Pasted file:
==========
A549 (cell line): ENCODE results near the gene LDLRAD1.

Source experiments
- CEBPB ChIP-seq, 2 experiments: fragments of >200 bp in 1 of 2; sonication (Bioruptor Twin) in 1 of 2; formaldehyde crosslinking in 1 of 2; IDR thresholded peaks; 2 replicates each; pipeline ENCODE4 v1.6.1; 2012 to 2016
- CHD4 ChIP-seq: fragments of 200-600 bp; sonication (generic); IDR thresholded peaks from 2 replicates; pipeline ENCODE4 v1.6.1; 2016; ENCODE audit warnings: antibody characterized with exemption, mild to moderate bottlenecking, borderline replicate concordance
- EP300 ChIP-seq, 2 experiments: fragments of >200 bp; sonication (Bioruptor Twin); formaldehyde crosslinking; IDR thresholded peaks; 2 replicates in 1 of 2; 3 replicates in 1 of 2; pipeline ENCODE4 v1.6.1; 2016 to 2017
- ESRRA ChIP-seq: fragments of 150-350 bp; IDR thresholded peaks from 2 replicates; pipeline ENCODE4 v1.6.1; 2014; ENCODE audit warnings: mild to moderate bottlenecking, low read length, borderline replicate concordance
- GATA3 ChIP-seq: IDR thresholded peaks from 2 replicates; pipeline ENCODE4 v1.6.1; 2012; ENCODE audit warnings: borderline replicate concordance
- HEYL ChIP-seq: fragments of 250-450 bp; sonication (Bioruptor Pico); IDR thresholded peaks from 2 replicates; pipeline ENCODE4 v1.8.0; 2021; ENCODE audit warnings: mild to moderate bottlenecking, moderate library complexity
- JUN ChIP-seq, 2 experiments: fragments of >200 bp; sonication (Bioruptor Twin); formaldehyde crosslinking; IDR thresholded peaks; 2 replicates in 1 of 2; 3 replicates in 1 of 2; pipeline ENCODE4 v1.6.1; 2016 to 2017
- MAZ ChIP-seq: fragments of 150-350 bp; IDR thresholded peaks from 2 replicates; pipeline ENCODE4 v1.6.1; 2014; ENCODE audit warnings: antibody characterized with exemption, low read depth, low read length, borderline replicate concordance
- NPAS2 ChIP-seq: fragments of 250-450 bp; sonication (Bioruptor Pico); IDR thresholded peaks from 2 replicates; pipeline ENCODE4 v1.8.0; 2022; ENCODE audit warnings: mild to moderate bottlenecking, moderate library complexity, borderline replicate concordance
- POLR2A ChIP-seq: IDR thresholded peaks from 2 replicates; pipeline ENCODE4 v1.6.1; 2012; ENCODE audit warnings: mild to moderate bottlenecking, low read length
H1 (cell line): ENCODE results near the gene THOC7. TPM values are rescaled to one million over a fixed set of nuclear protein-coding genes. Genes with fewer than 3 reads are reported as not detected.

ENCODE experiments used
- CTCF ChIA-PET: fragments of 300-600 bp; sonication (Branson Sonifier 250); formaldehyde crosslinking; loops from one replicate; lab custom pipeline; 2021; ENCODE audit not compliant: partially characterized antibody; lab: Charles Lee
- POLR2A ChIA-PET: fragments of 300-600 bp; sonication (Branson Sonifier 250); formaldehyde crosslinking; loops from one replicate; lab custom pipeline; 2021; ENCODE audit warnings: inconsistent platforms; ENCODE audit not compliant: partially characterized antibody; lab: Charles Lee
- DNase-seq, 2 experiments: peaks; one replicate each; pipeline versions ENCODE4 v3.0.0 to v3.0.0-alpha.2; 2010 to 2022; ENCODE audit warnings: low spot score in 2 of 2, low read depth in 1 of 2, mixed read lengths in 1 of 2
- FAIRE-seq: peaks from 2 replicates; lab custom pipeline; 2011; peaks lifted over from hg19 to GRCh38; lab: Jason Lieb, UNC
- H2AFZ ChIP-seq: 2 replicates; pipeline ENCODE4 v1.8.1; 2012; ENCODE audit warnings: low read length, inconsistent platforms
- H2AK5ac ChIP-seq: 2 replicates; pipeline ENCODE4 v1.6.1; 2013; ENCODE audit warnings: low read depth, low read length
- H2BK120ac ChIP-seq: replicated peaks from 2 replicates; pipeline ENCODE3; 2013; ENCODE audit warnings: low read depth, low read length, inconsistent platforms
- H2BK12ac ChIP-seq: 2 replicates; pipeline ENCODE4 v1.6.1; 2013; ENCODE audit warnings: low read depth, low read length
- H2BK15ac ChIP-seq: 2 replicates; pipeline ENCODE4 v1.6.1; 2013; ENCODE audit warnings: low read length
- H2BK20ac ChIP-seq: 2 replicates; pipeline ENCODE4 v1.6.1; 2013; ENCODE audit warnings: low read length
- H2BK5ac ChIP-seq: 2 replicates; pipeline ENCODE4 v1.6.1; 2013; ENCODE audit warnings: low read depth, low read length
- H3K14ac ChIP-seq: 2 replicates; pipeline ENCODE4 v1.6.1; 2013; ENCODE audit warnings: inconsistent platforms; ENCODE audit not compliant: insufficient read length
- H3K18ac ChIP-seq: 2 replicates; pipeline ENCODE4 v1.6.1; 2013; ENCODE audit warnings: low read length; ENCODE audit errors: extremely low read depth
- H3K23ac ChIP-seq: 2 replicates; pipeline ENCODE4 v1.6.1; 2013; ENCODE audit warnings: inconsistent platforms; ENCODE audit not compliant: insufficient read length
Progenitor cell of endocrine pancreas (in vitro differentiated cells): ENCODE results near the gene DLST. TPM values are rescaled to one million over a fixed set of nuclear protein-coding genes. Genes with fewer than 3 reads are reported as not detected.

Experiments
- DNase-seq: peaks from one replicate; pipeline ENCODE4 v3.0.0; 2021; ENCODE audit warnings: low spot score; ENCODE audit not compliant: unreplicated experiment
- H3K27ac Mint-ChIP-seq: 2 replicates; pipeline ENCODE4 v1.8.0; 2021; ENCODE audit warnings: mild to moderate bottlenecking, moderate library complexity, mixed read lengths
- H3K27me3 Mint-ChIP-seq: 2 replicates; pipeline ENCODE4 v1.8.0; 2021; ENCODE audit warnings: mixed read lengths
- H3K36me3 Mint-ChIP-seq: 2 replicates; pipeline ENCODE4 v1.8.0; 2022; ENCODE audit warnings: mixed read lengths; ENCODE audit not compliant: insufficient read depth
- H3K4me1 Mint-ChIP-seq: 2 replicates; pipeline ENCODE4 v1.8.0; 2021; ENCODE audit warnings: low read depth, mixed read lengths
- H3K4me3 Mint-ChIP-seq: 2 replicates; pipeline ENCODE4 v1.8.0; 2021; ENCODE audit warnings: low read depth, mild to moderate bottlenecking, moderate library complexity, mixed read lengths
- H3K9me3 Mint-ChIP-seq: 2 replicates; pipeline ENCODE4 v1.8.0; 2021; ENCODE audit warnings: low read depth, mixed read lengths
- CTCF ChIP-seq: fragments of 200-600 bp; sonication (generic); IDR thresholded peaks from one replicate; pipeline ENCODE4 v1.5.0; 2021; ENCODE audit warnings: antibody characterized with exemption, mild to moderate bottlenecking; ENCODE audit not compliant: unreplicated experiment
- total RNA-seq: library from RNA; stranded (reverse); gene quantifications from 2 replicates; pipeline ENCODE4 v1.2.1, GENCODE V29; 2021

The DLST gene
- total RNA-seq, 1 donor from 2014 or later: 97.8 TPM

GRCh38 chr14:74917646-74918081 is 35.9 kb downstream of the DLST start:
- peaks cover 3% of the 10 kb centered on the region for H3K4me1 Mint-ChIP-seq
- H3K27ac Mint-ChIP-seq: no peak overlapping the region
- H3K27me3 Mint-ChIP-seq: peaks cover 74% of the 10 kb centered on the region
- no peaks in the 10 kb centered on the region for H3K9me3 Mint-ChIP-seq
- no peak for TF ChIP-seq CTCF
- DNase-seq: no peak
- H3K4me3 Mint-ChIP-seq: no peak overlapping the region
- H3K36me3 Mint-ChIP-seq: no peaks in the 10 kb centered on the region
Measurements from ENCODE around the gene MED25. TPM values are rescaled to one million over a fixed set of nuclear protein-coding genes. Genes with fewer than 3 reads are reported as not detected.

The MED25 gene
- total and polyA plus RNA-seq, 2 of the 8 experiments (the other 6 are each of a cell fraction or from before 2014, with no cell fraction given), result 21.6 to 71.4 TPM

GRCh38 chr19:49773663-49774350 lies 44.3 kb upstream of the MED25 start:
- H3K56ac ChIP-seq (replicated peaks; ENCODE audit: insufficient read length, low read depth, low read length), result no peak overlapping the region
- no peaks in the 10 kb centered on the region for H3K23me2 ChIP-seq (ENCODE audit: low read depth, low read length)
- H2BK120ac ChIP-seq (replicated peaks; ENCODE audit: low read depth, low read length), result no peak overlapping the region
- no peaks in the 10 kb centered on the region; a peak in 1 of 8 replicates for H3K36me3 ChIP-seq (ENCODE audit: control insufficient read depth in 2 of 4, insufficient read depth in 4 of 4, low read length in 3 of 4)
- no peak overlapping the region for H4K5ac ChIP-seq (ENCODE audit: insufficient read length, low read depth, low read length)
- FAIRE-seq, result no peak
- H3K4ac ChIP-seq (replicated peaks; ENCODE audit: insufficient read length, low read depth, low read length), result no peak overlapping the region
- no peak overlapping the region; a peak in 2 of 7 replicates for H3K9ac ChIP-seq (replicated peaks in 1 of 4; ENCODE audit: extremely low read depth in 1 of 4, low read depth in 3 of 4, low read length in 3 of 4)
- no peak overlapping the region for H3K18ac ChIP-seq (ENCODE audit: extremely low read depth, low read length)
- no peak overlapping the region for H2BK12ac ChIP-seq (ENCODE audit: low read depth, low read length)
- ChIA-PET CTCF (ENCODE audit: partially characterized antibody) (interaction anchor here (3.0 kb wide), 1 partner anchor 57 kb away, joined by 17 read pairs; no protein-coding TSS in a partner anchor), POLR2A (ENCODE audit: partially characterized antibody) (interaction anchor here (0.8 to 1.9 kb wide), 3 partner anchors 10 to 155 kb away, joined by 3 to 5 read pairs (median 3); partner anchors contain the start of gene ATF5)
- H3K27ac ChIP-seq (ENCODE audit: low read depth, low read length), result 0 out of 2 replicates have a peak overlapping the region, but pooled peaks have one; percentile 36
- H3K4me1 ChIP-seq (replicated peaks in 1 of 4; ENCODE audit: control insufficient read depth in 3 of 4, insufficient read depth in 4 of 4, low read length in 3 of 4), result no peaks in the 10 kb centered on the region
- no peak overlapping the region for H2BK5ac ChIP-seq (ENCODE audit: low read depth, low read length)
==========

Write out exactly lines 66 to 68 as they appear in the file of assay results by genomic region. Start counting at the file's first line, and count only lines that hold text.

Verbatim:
- H3K27ac ChIP-seq (ENCODE audit: low read depth, low read length), result 0 out of 2 replicates have a peak overlapping the region, but pooled peaks have one; percentile 36
- H3K4me1 ChIP-seq (replicated peaks in 1 of 4; ENCODE audit: control insufficient read depth in 3 of 4, insufficient read depth in 4 of 4, low read length in 3 of 4), result no peaks in the 10 kb centered on the region
- no peak overlapping the region for H2BK5ac ChIP-seq (ENCODE audit: low read depth, low read length)